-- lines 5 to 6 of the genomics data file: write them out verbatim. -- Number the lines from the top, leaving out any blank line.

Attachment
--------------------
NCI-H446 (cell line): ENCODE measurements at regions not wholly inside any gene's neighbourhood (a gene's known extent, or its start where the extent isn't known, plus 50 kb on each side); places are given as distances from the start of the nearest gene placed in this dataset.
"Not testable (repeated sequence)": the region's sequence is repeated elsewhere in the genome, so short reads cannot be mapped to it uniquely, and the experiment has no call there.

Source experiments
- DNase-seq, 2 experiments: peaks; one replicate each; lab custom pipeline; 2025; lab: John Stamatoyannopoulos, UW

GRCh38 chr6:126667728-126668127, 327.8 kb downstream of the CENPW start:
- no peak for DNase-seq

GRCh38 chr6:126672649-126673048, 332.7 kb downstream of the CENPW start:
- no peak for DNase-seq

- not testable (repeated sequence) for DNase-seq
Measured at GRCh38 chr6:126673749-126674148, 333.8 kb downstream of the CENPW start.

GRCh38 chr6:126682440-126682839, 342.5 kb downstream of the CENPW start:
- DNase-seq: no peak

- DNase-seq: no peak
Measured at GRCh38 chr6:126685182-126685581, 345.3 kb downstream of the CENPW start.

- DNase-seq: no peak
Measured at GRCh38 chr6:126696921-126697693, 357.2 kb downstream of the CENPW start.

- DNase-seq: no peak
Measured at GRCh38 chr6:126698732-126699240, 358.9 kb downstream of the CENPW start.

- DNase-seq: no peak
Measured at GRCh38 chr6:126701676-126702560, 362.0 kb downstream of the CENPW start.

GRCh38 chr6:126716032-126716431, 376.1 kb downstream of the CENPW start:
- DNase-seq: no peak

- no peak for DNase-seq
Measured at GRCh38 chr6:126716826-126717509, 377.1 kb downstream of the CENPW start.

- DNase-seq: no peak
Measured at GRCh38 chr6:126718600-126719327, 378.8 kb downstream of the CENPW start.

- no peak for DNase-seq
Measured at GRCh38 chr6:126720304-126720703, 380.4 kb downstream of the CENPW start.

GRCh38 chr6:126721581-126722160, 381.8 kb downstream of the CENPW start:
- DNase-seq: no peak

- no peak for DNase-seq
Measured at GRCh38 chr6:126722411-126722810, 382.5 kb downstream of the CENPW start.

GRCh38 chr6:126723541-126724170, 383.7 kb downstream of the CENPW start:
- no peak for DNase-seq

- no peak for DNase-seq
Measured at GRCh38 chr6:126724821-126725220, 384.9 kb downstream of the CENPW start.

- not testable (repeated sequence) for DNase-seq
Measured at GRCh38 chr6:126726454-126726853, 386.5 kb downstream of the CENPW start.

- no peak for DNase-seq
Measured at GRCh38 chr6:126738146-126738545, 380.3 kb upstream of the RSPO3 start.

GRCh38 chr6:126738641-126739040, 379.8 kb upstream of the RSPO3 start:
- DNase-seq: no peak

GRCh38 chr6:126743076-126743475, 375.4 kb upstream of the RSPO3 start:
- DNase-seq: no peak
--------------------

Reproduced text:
GRCh38 chr6:126667728-126668127, 327.8 kb downstream of the CENPW start:
- no peak for DNase-seq